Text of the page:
School of Life Sciences
Center for Biodiversity Outcomes
Leah Gerber is a professor of conservation science in the School of Life Sciences and founding director of the Center for Biodiversity Outcomes (CBO) at Arizona State University. Gerber’s research, teaching and leadership advance the integration of science in decision processes to achieve sustainable biodiversity outcomes.
A population ecologist and marine conservation biologist by training, Gerber received her PhD in wildlife ecology in 1998 from the University of Washington, where her doctoral work included the development of quantitative criteria for decision-making under the United States Endangered Species Act. Before joining Arizona State University as a professor in 2013, Gerber was a postdoctoral fellow at the National Center for Ecological Analysis and Synthesis in Santa Barbara, CA. She returned to Santa Barbara in 2005 as a distinguished visiting associate professor at UC Santa Barbara’s Bren School of Environmental Science and Management. In 2007, Gerber was recognized by ASU as an Exemplar Associate Professor. Most recently (2017-18), she was a Fulbright fellow at the Universidad San Francisco in Quito and the Galapagos Islands, Ecuador. Gerber is a Fellow of the Ecological Society of America and the Aldo Leopold Leadership Program.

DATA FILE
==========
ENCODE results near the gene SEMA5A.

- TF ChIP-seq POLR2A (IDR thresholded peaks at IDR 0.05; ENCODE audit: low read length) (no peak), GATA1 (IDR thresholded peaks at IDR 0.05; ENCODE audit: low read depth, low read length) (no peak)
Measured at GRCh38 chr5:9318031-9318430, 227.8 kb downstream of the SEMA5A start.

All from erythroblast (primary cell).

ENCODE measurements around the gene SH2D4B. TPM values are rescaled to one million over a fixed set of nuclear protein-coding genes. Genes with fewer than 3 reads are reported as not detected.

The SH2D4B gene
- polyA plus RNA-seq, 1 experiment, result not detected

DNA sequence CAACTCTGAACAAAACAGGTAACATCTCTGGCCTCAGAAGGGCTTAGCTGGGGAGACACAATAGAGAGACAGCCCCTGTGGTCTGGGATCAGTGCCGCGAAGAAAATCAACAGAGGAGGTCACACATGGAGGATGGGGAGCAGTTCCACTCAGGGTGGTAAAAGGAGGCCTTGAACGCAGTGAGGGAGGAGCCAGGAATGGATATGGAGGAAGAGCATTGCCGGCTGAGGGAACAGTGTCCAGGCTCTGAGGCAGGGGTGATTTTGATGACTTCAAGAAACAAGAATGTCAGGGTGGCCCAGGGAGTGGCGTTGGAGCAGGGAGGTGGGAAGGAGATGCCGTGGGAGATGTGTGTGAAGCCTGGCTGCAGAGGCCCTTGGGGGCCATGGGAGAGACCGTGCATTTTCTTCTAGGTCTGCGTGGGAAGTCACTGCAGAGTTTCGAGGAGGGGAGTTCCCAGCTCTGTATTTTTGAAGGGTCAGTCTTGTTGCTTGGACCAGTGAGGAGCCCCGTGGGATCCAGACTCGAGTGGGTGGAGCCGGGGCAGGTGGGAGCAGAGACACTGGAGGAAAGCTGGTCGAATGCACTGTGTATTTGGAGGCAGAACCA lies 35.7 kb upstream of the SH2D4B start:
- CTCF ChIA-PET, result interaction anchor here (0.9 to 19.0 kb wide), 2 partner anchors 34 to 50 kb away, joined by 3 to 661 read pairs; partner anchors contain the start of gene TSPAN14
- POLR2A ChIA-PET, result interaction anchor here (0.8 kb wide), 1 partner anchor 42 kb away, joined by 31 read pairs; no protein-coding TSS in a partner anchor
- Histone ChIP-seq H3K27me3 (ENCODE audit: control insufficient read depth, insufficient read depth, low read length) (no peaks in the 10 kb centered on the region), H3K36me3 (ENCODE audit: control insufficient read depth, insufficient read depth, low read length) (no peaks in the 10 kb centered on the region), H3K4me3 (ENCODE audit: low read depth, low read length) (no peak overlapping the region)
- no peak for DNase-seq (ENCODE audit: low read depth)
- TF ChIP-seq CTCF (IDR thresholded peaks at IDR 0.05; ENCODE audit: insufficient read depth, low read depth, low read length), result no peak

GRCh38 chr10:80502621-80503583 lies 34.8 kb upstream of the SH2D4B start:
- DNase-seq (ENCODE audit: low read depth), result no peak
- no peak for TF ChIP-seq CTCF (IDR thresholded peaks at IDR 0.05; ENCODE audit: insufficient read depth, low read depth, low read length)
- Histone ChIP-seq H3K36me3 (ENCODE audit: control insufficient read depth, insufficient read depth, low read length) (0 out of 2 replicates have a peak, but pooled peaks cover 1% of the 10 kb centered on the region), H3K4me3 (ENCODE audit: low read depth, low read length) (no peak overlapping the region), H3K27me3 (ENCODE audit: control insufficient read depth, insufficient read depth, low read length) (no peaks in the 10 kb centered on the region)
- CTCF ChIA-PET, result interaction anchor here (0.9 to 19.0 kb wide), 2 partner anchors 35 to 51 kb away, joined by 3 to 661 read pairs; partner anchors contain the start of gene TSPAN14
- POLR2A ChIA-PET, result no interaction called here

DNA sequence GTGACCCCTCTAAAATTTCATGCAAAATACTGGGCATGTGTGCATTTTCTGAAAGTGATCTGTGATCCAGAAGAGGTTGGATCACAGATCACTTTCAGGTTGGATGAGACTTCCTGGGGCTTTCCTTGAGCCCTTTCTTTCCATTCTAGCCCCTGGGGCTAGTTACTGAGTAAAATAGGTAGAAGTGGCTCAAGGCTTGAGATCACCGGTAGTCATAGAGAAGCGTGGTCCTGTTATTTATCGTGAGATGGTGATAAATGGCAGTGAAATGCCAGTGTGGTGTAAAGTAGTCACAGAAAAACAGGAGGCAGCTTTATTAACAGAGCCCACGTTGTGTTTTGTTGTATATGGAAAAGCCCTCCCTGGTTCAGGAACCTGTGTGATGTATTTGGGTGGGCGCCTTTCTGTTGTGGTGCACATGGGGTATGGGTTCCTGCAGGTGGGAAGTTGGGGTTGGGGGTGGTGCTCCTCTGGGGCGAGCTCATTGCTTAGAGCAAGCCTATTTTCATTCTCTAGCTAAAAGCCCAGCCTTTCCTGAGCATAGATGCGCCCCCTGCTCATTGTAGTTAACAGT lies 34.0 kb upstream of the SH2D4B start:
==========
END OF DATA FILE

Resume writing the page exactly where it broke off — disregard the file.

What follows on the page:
As one of the world’s leading conservation scientists, Gerber frequently serves on globally significant bodies charting the future course of conservation. She served as lead author of the Global Assessment Report on Biodiversity and Ecosystem Services, an initiative of the United Nation’s Intergovernmental Science-Policy Platform on Biodiversity and Ecosystem Services. Gerber regularly provides guidance to international agencies and corporate bodies, including the International Whaling Commission, the UN World Conservation and Monitoring Center, and the World Business Council on Sustainable Development. Gerber has served on the Board of Governors for the Ecological Society of America, the Society for Conservation Biology, the Society for Marine Mammalogy. She currently serves on the International Union for Conservation of Nature Red List Committee and the Scientific Advisory Boards for Defenders of Wildlife and the Charles Darwin Foundation.
Gerber is passionately committed to communicating the relevance of science in tackling the complex environmental challenges of the 21st century. She communicates regularly with the media as an expert source on global change and biodiversity and has been interviewed by The Economist, POLITICO, Time, Reuters, Outside Magazine, Science, WIRED Science, National Geographic, Bloomberg, The Washington Post and ABC News. She also writes regularly for high-impact general audience platforms, including Nature, Pacific Standard, The Christian Science Monitor and The Conversation.